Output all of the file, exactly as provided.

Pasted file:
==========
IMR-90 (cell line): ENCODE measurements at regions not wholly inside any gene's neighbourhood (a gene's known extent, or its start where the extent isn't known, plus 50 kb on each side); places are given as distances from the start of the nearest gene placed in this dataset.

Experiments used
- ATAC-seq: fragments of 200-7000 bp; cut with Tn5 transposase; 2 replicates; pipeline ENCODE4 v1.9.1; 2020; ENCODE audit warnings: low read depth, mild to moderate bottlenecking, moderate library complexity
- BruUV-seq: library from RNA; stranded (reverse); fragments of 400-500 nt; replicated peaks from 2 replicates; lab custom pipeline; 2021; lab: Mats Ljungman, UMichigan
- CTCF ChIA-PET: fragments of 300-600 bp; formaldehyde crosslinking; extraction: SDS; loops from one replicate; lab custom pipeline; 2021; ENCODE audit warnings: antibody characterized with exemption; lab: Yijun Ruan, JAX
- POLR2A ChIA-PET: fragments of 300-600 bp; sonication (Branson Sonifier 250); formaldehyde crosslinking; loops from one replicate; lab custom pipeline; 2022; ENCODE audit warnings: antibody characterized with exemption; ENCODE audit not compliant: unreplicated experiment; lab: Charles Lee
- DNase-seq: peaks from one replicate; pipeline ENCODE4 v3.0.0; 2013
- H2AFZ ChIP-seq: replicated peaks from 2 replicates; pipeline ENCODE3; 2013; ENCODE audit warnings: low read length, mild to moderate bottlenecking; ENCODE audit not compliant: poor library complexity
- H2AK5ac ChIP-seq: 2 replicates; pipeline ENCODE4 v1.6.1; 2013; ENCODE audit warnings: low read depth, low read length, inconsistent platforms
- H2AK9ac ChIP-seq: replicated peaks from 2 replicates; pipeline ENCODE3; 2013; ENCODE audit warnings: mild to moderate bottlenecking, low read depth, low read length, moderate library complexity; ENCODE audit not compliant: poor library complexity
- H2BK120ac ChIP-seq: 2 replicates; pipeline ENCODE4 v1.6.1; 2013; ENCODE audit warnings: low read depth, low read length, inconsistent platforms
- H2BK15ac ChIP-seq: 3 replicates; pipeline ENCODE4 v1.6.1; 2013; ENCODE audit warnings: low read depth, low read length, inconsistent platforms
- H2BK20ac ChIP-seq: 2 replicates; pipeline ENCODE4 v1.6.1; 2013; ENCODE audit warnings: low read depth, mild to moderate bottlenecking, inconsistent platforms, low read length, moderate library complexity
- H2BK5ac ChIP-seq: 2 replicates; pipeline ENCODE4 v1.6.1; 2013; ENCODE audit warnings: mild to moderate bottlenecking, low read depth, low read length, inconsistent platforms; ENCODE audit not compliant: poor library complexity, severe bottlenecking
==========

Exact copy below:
IMR-90 (cell line): ENCODE measurements at regions not wholly inside any gene's neighbourhood (a gene's known extent, or its start where the extent isn't known, plus 50 kb on each side); places are given as distances from the start of the nearest gene placed in this dataset.

Experiments used
- ATAC-seq: fragments of 200-7000 bp; cut with Tn5 transposase; 2 replicates; pipeline ENCODE4 v1.9.1; 2020; ENCODE audit warnings: low read depth, mild to moderate bottlenecking, moderate library complexity
- BruUV-seq: library from RNA; stranded (reverse); fragments of 400-500 nt; replicated peaks from 2 replicates; lab custom pipeline; 2021; lab: Mats Ljungman, UMichigan
- CTCF ChIA-PET: fragments of 300-600 bp; formaldehyde crosslinking; extraction: SDS; loops from one replicate; lab custom pipeline; 2021; ENCODE audit warnings: antibody characterized with exemption; lab: Yijun Ruan, JAX
- POLR2A ChIA-PET: fragments of 300-600 bp; sonication (Branson Sonifier 250); formaldehyde crosslinking; loops from one replicate; lab custom pipeline; 2022; ENCODE audit warnings: antibody characterized with exemption; ENCODE audit not compliant: unreplicated experiment; lab: Charles Lee
- DNase-seq: peaks from one replicate; pipeline ENCODE4 v3.0.0; 2013
- H2AFZ ChIP-seq: replicated peaks from 2 replicates; pipeline ENCODE3; 2013; ENCODE audit warnings: low read length, mild to moderate bottlenecking; ENCODE audit not compliant: poor library complexity
- H2AK5ac ChIP-seq: 2 replicates; pipeline ENCODE4 v1.6.1; 2013; ENCODE audit warnings: low read depth, low read length, inconsistent platforms
- H2AK9ac ChIP-seq: replicated peaks from 2 replicates; pipeline ENCODE3; 2013; ENCODE audit warnings: mild to moderate bottlenecking, low read depth, low read length, moderate library complexity; ENCODE audit not compliant: poor library complexity
- H2BK120ac ChIP-seq: 2 replicates; pipeline ENCODE4 v1.6.1; 2013; ENCODE audit warnings: low read depth, low read length, inconsistent platforms
- H2BK15ac ChIP-seq: 3 replicates; pipeline ENCODE4 v1.6.1; 2013; ENCODE audit warnings: low read depth, low read length, inconsistent platforms
- H2BK20ac ChIP-seq: 2 replicates; pipeline ENCODE4 v1.6.1; 2013; ENCODE audit warnings: low read depth, mild to moderate bottlenecking, inconsistent platforms, low read length, moderate library complexity
- H2BK5ac ChIP-seq: 2 replicates; pipeline ENCODE4 v1.6.1; 2013; ENCODE audit warnings: mild to moderate bottlenecking, low read depth, low read length, inconsistent platforms; ENCODE audit not compliant: poor library complexity, severe bottlenecking